Bell plans to offer its 407 long single for the Navy’s THXX helicopter trainer competition and held out the possibility that it might offer its 429 light twin as an option as well. On Friday, Bell CEO Mitch Snyder said the company was working with the FAA on gaining IFR certification for the 407 by August.
Snyder pointed out that Bell is the current legacy provider of training aircraft for the Navy with the TH57 and that, beyond the Navy contract, gaining IFR certification for the 407 offers the company advantages in the air ambulance, offshore, and law enforcement markets. Although the 407 is currently assembled at Bell’s Mirabel, Canada plant, Snyder said most of its components are of U.S. origin and therefore should not run afoul of White House directives to the Pentagon to “buy American.”
Meanwhile, Snyder said Bell’s current new high-profile military program, the V-280 third-generation tiltrotor, has exceeded 280 knots in forward flight, achieved more than 100 flight hours, and shown “good acceleration” in pitch, roll, and yaw. He expressed confidence that the Army would continue funding for the Joint Multi-Role Technology Demonstrator (JMR-TD) program, for which the V-280 is a candidate, when it runs out later this year.
Bell’s other major new rotorcraft program, the civil 525 Relentless super-medium twin, is also progressing well, Snyder said, noting that two aircraft are currently in cold-weather testing in Yellowknife, Canada, and another flying heavy snow testing in Rome, New York. Currently, four 525 aircraft are in flight testing and have accumulated 1,000 hours. The FAA joined the flight-test program in November.
A fifth test ship has been fitted with a production interior and is undergoing ground tests at Bell’s Amarillo production facility. “It’s going to start flying pretty quick and we plan to have all test aircraft flying for the remainder of the year,” Snyder said. “We’re still driving to certify the 525 by the end of the year.”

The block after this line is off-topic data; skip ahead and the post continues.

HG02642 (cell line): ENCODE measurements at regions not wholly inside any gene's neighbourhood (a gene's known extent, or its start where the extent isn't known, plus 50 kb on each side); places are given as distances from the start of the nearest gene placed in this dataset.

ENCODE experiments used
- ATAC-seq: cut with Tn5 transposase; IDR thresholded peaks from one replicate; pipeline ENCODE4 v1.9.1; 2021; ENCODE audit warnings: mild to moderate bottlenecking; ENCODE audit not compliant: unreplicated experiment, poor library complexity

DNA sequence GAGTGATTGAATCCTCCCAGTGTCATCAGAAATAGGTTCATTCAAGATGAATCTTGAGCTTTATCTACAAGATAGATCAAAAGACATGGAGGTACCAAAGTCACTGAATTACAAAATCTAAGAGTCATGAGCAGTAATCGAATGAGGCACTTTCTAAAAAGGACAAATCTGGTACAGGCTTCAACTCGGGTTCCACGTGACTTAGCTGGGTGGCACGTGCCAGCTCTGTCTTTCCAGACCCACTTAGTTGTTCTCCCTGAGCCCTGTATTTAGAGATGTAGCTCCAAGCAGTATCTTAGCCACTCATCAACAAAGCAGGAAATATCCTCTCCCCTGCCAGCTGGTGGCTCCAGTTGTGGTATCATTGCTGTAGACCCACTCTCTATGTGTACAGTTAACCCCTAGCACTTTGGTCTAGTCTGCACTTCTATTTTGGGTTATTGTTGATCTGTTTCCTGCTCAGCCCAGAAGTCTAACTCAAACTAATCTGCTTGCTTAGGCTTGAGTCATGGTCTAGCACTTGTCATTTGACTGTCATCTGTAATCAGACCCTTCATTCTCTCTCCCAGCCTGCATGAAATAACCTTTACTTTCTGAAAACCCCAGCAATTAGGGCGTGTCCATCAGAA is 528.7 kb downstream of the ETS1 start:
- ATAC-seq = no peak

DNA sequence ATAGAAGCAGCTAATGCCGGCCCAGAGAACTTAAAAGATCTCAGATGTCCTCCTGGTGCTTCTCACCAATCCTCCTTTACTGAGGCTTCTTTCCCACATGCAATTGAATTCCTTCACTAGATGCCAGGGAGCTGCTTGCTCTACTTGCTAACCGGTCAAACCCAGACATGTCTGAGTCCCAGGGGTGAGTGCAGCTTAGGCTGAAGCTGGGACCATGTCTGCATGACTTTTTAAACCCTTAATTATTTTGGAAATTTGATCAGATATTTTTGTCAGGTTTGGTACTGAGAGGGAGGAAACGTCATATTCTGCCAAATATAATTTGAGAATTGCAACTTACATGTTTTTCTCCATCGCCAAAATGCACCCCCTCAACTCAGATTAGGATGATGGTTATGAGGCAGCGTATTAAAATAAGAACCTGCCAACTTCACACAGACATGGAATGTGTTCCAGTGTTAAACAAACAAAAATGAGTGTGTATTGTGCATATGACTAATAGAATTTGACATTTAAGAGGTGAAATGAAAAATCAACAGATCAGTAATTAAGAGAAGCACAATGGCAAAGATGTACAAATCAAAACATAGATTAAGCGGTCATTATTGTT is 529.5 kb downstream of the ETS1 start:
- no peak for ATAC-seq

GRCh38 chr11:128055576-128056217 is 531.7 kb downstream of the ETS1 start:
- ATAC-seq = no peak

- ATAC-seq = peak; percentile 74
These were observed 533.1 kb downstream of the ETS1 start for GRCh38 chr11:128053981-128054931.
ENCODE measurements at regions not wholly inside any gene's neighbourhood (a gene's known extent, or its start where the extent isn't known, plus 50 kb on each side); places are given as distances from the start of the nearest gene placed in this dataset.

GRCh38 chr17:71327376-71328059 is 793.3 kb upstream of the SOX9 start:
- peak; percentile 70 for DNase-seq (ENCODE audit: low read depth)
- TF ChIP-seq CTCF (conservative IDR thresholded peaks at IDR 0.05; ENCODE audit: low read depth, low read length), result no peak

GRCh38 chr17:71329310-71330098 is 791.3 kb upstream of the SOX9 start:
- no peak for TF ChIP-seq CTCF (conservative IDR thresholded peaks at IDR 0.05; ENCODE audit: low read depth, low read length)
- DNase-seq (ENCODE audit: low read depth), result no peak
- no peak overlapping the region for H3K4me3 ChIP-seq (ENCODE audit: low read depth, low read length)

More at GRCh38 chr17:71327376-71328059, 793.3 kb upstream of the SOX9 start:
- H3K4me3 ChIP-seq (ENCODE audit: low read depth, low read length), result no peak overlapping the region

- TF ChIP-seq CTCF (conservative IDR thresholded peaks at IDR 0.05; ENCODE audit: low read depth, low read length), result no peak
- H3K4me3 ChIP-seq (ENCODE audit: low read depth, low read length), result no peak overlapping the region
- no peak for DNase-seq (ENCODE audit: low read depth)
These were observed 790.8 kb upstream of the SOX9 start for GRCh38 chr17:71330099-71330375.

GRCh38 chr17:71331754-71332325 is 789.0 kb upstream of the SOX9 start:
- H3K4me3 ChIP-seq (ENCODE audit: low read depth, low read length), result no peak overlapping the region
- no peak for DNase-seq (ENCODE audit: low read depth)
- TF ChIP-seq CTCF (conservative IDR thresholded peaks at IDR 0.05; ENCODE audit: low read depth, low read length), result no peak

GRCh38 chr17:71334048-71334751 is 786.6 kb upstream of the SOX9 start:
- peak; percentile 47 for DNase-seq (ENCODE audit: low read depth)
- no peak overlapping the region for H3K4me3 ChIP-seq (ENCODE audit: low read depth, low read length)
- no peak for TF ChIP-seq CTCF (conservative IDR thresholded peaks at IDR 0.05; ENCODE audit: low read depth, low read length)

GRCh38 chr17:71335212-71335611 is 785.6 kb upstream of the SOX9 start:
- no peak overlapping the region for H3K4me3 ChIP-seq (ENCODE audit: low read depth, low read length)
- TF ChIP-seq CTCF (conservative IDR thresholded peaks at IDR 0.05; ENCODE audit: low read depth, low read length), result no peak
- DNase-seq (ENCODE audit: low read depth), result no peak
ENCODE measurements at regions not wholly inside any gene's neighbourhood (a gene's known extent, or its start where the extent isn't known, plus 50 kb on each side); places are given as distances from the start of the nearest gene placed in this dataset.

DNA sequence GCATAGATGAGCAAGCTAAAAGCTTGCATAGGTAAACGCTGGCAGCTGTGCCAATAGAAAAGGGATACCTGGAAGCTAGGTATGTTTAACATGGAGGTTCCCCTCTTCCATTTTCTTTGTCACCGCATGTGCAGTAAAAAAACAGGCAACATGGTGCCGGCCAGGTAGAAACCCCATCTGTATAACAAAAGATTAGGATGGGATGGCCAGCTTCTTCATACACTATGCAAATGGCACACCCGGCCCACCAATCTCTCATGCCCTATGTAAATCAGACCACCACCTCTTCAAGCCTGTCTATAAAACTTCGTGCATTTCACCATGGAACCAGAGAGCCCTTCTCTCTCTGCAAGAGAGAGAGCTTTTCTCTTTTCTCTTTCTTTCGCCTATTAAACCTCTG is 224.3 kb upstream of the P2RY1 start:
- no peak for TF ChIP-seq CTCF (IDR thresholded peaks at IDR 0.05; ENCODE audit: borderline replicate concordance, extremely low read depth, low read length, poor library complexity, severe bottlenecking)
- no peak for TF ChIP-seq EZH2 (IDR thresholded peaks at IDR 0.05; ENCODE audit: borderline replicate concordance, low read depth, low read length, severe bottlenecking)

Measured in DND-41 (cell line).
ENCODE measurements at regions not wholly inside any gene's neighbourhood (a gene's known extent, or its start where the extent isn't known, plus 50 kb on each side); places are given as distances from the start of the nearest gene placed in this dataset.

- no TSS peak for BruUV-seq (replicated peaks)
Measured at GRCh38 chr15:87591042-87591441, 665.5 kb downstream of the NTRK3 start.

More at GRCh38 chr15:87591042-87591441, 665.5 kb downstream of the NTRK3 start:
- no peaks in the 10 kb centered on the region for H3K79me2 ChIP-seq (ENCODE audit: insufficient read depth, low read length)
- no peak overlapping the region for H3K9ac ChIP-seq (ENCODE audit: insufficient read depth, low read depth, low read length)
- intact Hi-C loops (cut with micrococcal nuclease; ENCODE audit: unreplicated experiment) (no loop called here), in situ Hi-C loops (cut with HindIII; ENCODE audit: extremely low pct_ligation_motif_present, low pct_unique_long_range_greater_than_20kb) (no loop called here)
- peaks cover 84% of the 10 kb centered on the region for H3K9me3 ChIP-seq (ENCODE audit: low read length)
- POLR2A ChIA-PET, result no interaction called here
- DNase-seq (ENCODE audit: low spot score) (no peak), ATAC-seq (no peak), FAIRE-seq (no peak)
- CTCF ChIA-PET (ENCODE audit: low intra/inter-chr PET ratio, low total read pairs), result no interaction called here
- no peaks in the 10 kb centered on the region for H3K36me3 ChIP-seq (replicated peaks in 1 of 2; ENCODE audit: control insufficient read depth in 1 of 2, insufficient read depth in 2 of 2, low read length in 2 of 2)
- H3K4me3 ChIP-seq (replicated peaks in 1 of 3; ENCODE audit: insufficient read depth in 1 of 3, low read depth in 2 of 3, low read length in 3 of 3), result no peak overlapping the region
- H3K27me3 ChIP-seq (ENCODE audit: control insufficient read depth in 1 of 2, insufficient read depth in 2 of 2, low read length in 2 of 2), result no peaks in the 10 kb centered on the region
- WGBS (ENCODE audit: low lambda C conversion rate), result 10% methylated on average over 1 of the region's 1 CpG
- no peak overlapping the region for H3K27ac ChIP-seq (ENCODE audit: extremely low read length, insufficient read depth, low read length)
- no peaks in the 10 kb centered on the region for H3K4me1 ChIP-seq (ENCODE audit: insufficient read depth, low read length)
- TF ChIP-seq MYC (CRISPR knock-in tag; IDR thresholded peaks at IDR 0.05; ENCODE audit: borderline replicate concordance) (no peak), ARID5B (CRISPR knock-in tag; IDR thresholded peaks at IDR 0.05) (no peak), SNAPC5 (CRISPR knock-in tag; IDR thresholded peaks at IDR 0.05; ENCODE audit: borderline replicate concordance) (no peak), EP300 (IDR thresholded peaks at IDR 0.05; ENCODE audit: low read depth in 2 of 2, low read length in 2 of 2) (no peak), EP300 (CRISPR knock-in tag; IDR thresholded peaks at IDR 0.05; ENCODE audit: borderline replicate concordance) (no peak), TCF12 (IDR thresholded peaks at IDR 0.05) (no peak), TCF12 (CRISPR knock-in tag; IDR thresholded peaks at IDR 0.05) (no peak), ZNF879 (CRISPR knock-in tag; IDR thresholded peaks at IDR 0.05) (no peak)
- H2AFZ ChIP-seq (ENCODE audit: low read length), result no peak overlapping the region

Bell has seen “tremendous interest” in the 525, he said, but declined to discuss the order book for the helicopter beyond saying, “We’re just kind of keeping that to ourselves.”
Overall, Snyder said Bell saw “a little bounce in the commercial market” last year, noting that the company posted a 44 percent increase in commercial aircraft deliveries in 2018 over 2017 levels. However, most of that was accounted for by the delivery of 116 of Bell’s Model 505 light singles. “Customers love it,” Snyder said.
He declined to say if 2019 deliveries of 505s would match 2018 levels, but said deliveries of the aircraft are expanding to a wider clientele that includes law enforcement and electronic newsgathering (ENG). He noted that the second law-enforcement-kitted 505 was recently delivered to the Stockton, California police department and that the first ENG-equipped 505 was ordered by a customer in Houston. Meanwhile, the company recently completed high/hot testing of the 505 in Nepal and the in-service fleet recently exceeded 13,000 hours.
Snyder expects to see an uptick in the delivery of Bell’s other civil models this year, including the 429 light twin, across a broad spectrum of customers including near-shore oil and gas, air ambulance, and law enforcement. “The segments we operate in and the aircraft that we have we’ve seen strong demand for those aircraft. The market for us is still increasing,” he said.
This week at Heli-Expo, Bell will display a Georgia State Police 429, a mockup of its Nexus urban air taxi, and two models of its proposed Autonomous Pod Transport (APT) UAVs. Snyder said automated vertical takeoff and landing aircraft (VTOL) are “are a lot closer than people think,” but acknowledges myriad challenges facing this new generation of aircraft, including “working with the urban infrastructure.”
“Urban air mobility is very complex,” Snyder warned, but said the benefits therefrom offer a “step function” change in terms of convenience and cost savings compared to traditional rotorcraft. With the Nexus “you’re going to see a cabin size similar to a 429 with very low operating costs” Snyder said, thanks to the aircraft’s single-engine, electric-hybrid propulsion system. “We’re working on lots of cool products; new clean-sheet designs and ways to upgrade the aircraft we have in production today.”